The Nuclearization of North Korea has been considered a threat to the US and its Asian allies for decades. Struggling to make progress on the Israeli-Palestinian Conflict, just as all other US Administrations have, the Trump Administration has pivoted to the elusive North Korea threat. It is also an issue all US President attempt to address. Unlike past US Presidents, Donald Trump has accepted an invitation by Pyongyang to meet with the leader of North Korean. Given President Trump’s relationship with North Korean leader Kim Jong Un started with condemnation then quickly devolved into a series of offensive exchanges that threatened to spark a nuclear conflict, the ability of the two leaders to meet with each other and commit themselves to the denuclearization of the Korea Peninsula offers the appearance of massive success.
Donald Trump is not, of course, the first US President the Kim regime has invited to a top level meeting. Past US Presidents have simply chosen to ignore the invites, because the prevailing view among foreign policy experts is that such a meeting would be fruitless and harm the image of the US President. The tranny and brutality of the totalitarian Kim regime is so infamous inside the US and elsewhere mere association with the Korean leaders might be interpreted as an endorsement of the regime and human rights violations. North Korea’s ties with US allies are tolerated, because they are helpful. Recognizing President Trump was a fierce critic of President Barack Obama’s willingness to meet with leaders from Cuba and Iran without preconditions, which did not have nuclear weapons nor were they technically at war with the US, a Trump-Kim summit truly does represent a very significant step forward.
For Pyongyang, just the fact that the US President promised to meet with Kim Jong Un is a victory. Whether or not the meeting actually proceeds, the North Korean propaganda machine can spin events going forward to exalt the Supreme Leader. For South Korea, China, and other nations threatened by North Korea’s nuclear reach, a Trump-Kim summit is a opportunity to resolve an imminent threat. For the US, things are a bit more complicated. Because the President lacks significant foreign policy experience and expertise, while he has also chosen to stock his Administration with officials who also lack significant foreign policy experience and expertise, the meeting between Trump and Kim is viewed as the actions of a naive, unqualified politician. Coupled with Trump’s negative image at home and abroad, this means the meeting is not likely to degrade the Office of the US President or even further tarnish the image of President Trump.
Consequently, any success, which would likely include anything less than a total disaster, could be interpreted as a gain for US interests. In all likelihood, however, a Trump-Kim summit would either end in a stalemate or collapse. In the event of a collapse, both Trump and Kim would have justification to harden the preexisting stances of the United States and North Korea, I.e. “the other side was just not willing to compromise.” Among those who hate the US and/or see North Korea as a victim of US Imperialism, a collapse might be heartening. On the other hand, a willingness of the US to reach out to its long time adversary could rally support for the US among those who view America’s stalemate with the North as impractical and unreasonable. That said, the realty that CIA officials have taken the lead in the effort to mend fences with North Korea does have major implications that could be very damaging.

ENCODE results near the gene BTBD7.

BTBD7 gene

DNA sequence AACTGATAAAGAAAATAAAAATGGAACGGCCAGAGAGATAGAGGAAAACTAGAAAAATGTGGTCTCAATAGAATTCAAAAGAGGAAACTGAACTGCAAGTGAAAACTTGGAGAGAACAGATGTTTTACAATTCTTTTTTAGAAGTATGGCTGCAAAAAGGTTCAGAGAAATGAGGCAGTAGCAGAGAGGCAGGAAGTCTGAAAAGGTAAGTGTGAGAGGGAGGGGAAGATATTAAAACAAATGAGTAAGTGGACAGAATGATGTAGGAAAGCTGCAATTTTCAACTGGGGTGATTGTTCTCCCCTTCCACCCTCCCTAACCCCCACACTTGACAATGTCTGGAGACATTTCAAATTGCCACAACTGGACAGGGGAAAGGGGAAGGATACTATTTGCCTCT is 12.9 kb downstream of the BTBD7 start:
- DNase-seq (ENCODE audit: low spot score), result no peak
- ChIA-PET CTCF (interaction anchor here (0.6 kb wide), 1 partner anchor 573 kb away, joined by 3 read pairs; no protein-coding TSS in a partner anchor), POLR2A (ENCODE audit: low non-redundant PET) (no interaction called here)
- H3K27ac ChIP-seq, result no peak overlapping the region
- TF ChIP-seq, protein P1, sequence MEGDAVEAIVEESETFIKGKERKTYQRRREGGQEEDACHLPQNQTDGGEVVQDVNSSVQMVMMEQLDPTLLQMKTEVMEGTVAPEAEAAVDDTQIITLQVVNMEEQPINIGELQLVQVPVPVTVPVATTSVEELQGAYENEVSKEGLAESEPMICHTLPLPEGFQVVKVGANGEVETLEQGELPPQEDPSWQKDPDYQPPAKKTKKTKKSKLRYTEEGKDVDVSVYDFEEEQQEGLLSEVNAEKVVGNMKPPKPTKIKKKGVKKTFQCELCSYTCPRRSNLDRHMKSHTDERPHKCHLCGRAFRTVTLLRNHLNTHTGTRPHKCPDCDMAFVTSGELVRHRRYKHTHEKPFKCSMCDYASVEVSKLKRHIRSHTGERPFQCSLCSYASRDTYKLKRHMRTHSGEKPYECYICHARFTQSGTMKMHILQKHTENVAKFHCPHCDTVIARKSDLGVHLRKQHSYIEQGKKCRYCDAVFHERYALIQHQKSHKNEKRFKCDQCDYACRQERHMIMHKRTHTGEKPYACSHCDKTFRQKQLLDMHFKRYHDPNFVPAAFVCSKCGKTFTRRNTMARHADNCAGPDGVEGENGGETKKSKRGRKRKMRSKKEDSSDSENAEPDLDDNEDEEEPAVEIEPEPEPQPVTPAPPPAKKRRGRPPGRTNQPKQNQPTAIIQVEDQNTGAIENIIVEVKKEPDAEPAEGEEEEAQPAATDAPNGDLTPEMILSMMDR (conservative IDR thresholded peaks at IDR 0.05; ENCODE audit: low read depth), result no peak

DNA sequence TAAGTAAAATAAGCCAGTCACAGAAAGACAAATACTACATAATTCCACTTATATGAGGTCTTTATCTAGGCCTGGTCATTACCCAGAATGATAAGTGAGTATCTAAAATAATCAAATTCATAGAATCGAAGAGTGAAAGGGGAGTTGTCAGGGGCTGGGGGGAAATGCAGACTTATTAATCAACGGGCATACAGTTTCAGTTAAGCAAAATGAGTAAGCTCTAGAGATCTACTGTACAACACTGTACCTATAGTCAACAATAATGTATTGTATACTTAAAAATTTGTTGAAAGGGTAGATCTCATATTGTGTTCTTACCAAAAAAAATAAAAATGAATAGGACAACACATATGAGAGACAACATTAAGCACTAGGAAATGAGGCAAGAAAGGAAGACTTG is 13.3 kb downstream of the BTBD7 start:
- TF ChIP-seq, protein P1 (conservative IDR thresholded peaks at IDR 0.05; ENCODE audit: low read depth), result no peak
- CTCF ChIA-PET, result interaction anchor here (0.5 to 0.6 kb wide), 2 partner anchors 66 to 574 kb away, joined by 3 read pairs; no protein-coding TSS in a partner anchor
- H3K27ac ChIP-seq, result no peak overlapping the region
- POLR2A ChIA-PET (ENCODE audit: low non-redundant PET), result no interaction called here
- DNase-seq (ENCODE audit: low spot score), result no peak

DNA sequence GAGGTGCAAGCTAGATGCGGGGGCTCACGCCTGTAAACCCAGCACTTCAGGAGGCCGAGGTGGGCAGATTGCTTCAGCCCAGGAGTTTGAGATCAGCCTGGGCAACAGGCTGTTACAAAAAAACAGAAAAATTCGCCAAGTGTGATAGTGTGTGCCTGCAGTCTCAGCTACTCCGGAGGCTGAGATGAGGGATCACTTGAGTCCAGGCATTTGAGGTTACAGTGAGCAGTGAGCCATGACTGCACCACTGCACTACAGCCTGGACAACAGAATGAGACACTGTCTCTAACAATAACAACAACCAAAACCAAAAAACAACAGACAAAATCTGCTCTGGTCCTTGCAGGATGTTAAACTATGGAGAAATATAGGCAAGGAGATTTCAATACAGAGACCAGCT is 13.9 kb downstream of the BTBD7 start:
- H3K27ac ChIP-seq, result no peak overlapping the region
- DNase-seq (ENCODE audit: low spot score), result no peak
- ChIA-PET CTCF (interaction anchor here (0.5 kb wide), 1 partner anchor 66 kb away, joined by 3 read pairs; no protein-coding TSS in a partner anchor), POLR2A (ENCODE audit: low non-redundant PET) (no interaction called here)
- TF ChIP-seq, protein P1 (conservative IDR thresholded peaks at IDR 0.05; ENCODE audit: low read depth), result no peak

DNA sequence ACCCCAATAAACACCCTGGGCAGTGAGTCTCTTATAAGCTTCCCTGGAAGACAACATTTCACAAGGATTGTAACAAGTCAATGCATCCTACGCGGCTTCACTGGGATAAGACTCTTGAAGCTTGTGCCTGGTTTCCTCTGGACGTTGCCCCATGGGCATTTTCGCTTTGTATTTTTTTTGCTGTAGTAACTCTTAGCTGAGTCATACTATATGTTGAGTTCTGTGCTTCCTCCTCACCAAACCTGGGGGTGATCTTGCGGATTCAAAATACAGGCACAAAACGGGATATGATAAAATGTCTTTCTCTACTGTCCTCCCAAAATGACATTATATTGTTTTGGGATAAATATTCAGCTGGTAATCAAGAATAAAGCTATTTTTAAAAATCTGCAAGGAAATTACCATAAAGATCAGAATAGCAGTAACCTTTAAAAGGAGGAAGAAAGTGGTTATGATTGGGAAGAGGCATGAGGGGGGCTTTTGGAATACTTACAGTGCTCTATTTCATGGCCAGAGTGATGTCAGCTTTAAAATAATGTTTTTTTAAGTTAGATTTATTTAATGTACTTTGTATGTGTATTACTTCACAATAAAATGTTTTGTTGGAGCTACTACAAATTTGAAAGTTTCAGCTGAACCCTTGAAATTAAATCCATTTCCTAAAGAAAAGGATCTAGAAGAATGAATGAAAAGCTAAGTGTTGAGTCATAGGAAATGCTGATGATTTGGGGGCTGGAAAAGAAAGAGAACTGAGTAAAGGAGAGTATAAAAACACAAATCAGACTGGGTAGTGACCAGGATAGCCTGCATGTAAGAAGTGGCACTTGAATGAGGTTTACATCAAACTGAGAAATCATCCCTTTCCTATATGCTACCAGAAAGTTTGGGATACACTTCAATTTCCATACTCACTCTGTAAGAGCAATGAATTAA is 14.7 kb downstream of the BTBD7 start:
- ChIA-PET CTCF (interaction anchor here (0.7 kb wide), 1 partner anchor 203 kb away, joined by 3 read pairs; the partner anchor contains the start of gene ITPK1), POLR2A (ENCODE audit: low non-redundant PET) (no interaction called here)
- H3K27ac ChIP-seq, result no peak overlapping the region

To much of the world, which has experienced the firsthand consequences of the CIA’s efforts to ensure the governments of the world are ruled by regimes favorable to alleged US strategic interests, the CIA is the very symbol of tyrannical imperialist and oppression. The CIA is the reason why many people around the world hate the United States. With CIA Director Mike Pompeo replacing Rex Tillerson as Secretary of State and the Trump Administration relying on a backchannel the CIA apparently already had with North Korea, Kim Jong Un will be meeting with a leadership team that shares much of its own thinking on and approach to national security, which will give Trump and Kim common ground. For the rest of the world, however, the CIA will be officially solidified as the face of the United States government.
If a Trump-Kim summit is successful, it will help resolve a major global treat and prolonged war, but the far reaching damage to US foreign policy and America’s international image could be irreversible. Not only has the CIA’s reputation been thoroughly poisoned by its own actions throughout the Cold War, unchecked surveillance in the post 9/11 world, and torture, the CIA is not even part of the US State Department. In fact, past incidences where the CIA and the State Department have colluded, or been suspected of colluding, has harmed the State Department’s reputation and undermined their diplomatic standing. The Trump Administration has now fully embraced the toxicity of the CIA. If success leads to the normalization of the CIA’s involvement in US diplomatic relationships, US soft power could be damaged for generations. At best, the CIA, which was created as nothing more than a clearinghouse for foreign policy intelligence and analysis, will face an uncertain future under the future US President.
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